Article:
Though new to us it is pretty clear going by their new album Revelry & Resilience, US rockers Gypsyhawk, is a band who just want to make the best rock n roll possible. They are not concerned with leaving one struggling for breath under a weight on extreme metal intensity or confronting the senses with a technical assault to leave them bewildered and disorientated. This quartet from Pasadena just want to party with your ears, body and hearts for a great time for all. The band find their inspiration in the rock sounds of the seventies when things were more uncomplicated and straight forward. Their music revisits and distils all the best flavours into their own inventive brew of rock music. Arguably it is not maybe the most original sound ever but it certainly makes for an eager and infectious friend once having made its company.
The band began in 2008 when bassist and vocalist Eric Harris (ex-Skeletonwitch, Sorcerer) linked up with guitarist Andrew Packer (Suns Beneath). With a full line-up the band gigged hard sharing their rock n roll sounds, music which was distinct from what their previous bands had made. 2010 not only saw the release of their decent debut Patience And Perseverance, but also later a change of members when guitarist Erik Kluiber (ex-White Wizzard and currently Overloaded) and drummer Ian Brown joined. This was too arguably the moment the band truly discovered their sound and became what Harris and Packer had envisaged.
Released via Metal Blade Records, Revelry & Resilience is a nonstop storm of great rock music from first note to last. As mentioned the album is borne of times when arguably rock was at its most honest and vibrant and it makes no pretence of its seeds. You can hear many flavours within the release which reflect obvious influences of the band but you always drift back to one, Thin Lizzy. There are moments their love of the band soaks their music but it proves not to be a bad thing just a powerful spice which adds a recognisable taste to the release.
Overloaded opens the gate to the energy and fun of the album, a track which instantly pulls one into a mesh of feisty riffs and punchy rhythms. For all the great things on the track including the striking and enthused guitar work around the gravelly absorbing vocals, it is the bass of Harris which captures the imagination most. He brings a growling discontented sound which adds a depth and thrilling presence to the otherwise user friendly sounds. It offers a balance and edge to it all exposing the metal traits of their sound.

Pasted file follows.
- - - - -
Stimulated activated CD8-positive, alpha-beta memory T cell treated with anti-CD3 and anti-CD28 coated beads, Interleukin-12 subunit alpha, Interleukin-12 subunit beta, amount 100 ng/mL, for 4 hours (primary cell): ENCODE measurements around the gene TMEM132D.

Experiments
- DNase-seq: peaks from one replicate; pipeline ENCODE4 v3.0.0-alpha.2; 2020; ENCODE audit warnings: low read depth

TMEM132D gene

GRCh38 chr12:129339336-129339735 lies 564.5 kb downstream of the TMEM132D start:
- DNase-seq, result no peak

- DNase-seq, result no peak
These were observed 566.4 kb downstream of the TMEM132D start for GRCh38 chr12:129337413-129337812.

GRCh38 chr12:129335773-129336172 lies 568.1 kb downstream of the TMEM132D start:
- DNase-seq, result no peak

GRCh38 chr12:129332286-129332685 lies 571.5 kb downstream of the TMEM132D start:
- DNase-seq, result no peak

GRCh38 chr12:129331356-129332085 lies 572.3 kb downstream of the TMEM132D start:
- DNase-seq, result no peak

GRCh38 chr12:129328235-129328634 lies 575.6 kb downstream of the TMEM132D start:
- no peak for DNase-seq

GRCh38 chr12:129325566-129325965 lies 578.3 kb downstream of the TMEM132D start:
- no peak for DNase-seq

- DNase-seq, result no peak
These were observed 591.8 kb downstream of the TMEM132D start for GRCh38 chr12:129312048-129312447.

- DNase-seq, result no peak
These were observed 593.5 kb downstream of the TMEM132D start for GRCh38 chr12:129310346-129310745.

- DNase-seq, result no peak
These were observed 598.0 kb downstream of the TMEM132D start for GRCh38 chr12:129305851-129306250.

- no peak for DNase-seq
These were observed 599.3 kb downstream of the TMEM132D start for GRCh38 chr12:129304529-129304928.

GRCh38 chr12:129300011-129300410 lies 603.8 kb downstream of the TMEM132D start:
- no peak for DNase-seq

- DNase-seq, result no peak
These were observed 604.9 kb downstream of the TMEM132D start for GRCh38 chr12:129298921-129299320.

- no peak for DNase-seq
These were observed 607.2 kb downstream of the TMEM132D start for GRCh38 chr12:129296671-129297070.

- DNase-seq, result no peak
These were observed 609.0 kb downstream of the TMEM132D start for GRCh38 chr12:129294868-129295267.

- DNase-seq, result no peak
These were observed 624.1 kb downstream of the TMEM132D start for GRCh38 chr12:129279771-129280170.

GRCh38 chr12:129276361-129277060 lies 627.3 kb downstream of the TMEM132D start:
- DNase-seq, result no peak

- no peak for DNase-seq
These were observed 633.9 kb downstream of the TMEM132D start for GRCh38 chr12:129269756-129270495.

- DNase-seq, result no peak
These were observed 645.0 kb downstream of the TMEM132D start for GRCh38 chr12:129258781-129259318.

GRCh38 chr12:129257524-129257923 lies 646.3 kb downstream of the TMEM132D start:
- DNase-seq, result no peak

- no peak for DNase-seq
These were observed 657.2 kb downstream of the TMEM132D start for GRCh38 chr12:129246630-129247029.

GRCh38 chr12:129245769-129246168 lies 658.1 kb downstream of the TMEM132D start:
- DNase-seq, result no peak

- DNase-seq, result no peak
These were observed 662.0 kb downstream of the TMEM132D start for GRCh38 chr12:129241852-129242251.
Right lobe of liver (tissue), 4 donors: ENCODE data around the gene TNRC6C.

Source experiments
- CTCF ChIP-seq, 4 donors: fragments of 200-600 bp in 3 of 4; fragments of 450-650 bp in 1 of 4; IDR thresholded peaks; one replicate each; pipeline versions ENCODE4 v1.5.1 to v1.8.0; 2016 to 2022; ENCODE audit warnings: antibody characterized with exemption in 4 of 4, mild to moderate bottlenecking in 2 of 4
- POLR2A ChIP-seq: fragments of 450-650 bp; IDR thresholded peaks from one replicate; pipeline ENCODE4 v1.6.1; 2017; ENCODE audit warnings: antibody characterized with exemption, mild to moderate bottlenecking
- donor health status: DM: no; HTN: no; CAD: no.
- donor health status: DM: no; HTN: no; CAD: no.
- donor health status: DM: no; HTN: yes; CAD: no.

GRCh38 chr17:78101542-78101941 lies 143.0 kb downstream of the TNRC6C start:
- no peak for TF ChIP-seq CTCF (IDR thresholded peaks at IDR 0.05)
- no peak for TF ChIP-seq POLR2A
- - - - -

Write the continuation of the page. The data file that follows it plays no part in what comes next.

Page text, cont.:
The strong start is immediately improved upon by the contagious strides of The Fields. The song unleashes a teasing hook from the start to infect the senses before its mischievous groove runs amok. It is an unstoppable infection which bundles clean riffs and incisive melodies through the ear at every turn for unbridled satisfaction and pleasure. The track like the album as a whole is not threatening to break down existing rock boundaries but simply wants to improve upon and energise the existing ‘rules’.
Tracks like the powerful Hedgeking with its flaming guitar invention, the bruising Galaxy Rise, and the sharply grooved 1345, all give a varied and compulsive high octane feast to soak up eagerly. The second of the three lashes out with some thrash muscle whilst the last ignites against the ear with sparks of melodic intensity amidst blistering sonic showers.
Night Songs From The Desert is the one time on the album things are slowed and it is glorious, a track with a metal beauty and passion which shines through its reserved moments and energised crescendos. Again the bass and drums thrill with their grumbling and combative strengths respectively whilst vocally Harris lights the air with a fine and emotive delivery.
Revelry & Resilience is an outstanding album with songs which excite and please thoroughly. They have a familiarity to them like old friends but with the resourceful thought and fresh energies Gypsyhawk infuses them with, makes for something all rock fans should get a big buzz from.
Copyright RingMaster: MyFreeCopyright